The Instigator
johngriswald
Pro (for)
Winning
13 Points
The Contender
LunaEques
Con (against)
Losing
0 Points

Agricultural Taxation

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Voting Style: Open Point System: 7 Point
Started: 11/22/2009 Category: Politics
Updated: 7 years ago Status: Voting Period
Viewed: 1,601 times Debate No: 10206
Debate Rounds (3)
Comments (14)
Votes (2)

 

johngriswald

Pro

I Affirm that Agricultural, because of its negative environmental impact due to greenhouse gases and other forms of pollution it produces is a negative externality. Thus by economic principles, Agriculture should be taxed in the amount of money that would clean up the amount of pollution it produces, or in the amount that would subsidize a positive externality that removes the pollution agriculture produces.

Given:
In this debate the emittance of greenhouse gases and other forms of pollution are considered to negatively impact society as a whole.

Also this debate assumes that the current subsidization of farming has been entirely dissolved and is further arguing in favor of taxation.

Definitions:

Externality - an effect on a third party (usually the community as a whole) that is not involved in a business transaction.
-positive - benefits the public
- negative - hurts the public

EXPLANATION OF WHY FARMING IS A NEGATIVE EXTERNALITY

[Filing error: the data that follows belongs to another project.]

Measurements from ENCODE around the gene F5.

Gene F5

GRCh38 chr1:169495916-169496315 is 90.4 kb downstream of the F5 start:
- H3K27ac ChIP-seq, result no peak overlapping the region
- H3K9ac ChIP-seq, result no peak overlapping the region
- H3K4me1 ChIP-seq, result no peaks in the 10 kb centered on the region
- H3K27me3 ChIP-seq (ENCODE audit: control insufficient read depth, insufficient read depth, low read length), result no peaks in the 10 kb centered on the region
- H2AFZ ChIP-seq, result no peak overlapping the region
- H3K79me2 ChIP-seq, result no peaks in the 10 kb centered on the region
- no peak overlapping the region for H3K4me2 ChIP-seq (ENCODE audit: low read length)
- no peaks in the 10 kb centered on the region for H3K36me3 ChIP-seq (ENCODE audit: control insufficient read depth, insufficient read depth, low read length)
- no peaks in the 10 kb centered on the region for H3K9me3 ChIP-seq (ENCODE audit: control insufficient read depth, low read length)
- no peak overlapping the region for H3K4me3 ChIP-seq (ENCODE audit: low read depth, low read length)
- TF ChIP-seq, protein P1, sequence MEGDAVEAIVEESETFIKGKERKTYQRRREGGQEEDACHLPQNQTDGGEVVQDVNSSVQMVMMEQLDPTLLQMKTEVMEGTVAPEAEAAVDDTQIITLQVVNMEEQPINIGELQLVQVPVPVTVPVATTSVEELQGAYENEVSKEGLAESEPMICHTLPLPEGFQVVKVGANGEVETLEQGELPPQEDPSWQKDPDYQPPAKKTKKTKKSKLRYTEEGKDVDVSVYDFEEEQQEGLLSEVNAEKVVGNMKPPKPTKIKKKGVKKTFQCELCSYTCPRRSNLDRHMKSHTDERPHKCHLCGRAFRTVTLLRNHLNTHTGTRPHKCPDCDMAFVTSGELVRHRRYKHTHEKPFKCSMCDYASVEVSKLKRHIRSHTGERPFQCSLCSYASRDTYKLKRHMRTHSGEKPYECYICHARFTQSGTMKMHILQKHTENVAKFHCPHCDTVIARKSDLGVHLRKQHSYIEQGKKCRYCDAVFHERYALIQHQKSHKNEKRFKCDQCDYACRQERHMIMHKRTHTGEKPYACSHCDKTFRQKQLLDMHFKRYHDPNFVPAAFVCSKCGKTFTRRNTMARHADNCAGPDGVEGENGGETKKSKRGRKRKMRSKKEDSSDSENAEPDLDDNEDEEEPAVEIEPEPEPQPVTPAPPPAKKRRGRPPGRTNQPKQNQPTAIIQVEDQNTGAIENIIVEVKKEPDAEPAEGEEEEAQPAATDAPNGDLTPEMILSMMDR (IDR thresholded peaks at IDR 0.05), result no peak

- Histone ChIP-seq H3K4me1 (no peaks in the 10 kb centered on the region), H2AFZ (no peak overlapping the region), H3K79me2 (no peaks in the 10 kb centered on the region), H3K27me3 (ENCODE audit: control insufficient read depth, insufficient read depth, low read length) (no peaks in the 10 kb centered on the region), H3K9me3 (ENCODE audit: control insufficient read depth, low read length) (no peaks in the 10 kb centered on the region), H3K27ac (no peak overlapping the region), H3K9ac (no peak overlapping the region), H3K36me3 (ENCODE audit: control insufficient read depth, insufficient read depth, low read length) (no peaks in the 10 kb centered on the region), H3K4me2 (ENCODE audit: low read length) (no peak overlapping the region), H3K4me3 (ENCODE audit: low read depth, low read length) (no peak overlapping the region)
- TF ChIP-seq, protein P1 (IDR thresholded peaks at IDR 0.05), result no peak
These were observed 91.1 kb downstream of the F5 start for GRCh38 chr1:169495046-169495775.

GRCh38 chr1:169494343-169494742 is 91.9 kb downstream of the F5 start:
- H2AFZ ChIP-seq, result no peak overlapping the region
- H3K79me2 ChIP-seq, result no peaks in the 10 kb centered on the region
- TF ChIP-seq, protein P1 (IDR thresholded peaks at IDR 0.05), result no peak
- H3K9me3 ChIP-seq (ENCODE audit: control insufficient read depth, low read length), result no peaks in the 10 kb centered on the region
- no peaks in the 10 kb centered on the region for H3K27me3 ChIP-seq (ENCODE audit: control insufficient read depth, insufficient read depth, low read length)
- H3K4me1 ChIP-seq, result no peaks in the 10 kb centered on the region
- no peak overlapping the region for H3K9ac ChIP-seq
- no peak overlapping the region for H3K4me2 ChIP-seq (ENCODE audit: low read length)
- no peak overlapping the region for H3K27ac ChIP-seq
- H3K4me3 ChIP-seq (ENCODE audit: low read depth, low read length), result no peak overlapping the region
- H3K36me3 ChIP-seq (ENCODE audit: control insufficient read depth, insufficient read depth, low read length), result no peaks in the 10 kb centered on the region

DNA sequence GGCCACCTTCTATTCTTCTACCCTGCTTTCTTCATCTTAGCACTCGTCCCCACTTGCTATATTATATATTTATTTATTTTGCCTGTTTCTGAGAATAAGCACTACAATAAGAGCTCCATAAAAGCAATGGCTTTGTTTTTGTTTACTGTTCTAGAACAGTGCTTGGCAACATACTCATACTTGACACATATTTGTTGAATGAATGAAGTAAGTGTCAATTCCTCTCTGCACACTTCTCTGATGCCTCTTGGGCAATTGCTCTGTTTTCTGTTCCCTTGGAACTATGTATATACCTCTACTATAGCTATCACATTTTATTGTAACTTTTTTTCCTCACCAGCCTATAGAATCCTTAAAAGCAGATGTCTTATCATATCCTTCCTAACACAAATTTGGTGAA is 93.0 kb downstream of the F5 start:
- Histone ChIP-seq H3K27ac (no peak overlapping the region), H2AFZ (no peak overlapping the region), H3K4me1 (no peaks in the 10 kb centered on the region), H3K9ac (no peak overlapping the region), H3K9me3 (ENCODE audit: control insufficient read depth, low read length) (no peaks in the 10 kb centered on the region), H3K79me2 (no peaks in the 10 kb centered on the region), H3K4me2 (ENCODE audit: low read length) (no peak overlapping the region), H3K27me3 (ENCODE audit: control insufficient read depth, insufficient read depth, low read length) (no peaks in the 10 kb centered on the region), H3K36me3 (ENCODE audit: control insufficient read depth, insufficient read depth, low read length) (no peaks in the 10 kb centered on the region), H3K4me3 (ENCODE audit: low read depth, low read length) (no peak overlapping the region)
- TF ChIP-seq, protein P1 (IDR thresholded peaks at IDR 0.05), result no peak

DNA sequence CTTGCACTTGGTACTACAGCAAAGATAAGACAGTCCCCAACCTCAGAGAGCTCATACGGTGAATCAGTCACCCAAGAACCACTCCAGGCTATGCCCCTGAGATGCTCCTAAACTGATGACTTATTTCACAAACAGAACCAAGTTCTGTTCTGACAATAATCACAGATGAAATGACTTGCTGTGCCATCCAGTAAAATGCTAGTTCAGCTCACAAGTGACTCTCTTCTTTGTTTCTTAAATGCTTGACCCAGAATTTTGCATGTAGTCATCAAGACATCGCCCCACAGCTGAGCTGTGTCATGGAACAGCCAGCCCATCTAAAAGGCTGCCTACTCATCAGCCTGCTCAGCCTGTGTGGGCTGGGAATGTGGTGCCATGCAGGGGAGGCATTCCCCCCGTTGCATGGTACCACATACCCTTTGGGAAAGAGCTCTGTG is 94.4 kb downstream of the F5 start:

Farming is a negative externality because it is responsible for producing about 15 to 20 percent of global methane emissions come from livestock. John Robbins, author of The Food Revolution and Diet for a New America, says that methane is 24 times more potent a greenhouse gas than carbon dioxide, the culprit normally at the center of global warming discussions.

The United States Department of Agriculture (USDA) reports that animals in the U.S. meat industry produce 61 million tons of waste each year, which is 130 times the volume of human waste produced, or five tons for every U.S. citizen. In addition to its impact on climate, hog, chicken and cow waste has polluted some 35,000 miles of rivers in 22 states and contaminated groundwater in 17 states, according to the U.S. Environmental Protection Agency.

REFERENCE: http://www.foodreference.com...

WHY WE SHOULD TAX FARMING

We should be taxing agriculture with the cost of cleaning up the pollution in methane gas and other forms of pollutants that it produces or in the amount that would subsidize a positive externality that removes the pollution agriculture produces.

It is governments duty the prevent the citizen from being taken advantge from by business. In this case consumers are paying (by enduring poorer air and water quality) for a benefit they are not receiving. Thus this is considered to be a market failure, or a failure in the way the economy works as the optimal amounts of quantities are not being produced.